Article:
It is a well known fact that co-articulation is one of the many sources of variability that affects phonetic category structure and ultimately the perception of the phonetic categories of speech. What is less clear is what influence, if any, phonetic category structure has on higher levels of language processing and, in particular, on accessing the mental lexicon. A series of experiments are reviewed exploring the effects of acoustic-phonetic variants of a phonetic category on lexical processing. Specifically, these studies investigated the extent to which modifications in the voice-onset time of initial voiceless stop consonants of prime stimuli affected the magnitude of semantic priming in a lexical decision task. The results of these studies allow for the following conclusions: acoustic-phonetic structure influences lexical activation; the prototypicality of an exemplar member of a phonetic category influences the degree of lexical activation; and acoustic-phonetic structure not only affects the activation of its associated lexical representation and lexical network, but also the lexical representation and lexical-semantic network of its competitors.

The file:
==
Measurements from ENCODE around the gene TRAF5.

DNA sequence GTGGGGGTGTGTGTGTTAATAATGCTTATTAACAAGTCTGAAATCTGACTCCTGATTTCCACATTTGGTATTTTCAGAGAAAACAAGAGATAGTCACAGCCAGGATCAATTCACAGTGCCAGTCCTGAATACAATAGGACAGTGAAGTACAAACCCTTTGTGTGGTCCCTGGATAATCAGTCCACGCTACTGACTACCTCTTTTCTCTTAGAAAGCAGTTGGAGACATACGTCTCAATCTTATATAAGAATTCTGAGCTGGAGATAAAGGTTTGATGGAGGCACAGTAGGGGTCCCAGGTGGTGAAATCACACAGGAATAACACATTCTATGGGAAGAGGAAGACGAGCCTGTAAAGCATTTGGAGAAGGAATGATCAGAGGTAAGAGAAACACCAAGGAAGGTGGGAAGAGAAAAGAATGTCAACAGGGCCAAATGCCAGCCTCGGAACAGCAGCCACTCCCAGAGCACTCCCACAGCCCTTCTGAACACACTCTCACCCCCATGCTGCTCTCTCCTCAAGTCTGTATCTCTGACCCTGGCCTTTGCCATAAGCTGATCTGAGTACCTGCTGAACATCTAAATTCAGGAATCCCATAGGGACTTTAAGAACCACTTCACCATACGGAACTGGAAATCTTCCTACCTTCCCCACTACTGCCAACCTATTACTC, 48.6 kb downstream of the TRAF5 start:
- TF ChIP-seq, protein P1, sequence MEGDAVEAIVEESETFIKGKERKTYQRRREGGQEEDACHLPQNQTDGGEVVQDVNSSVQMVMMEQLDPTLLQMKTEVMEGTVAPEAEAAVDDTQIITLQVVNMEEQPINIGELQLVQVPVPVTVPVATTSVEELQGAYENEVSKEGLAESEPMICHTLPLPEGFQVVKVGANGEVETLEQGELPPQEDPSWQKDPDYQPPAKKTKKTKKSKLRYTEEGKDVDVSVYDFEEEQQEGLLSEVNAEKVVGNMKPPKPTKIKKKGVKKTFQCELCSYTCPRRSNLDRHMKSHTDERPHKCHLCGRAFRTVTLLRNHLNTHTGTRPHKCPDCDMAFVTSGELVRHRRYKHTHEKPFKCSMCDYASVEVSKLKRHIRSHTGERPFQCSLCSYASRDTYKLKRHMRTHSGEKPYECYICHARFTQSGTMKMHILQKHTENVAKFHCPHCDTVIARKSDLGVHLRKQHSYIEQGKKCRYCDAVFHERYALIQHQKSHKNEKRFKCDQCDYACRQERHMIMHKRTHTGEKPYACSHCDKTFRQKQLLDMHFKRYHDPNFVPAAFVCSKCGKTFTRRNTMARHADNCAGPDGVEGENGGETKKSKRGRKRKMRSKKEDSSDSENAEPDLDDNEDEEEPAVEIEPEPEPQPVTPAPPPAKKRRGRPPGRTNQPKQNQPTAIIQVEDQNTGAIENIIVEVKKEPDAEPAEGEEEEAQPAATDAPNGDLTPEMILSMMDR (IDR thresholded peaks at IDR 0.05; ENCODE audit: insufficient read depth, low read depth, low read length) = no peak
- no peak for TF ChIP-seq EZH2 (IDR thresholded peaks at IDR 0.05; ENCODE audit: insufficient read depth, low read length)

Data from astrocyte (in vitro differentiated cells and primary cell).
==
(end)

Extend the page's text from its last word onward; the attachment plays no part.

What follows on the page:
Proceedings of the 2003 Texas Linguistics Society Conference: Coarticulation in Speech Production and Perception
edited by Augustine Agwuele, Willis Warren, and Sang-Hoon Park
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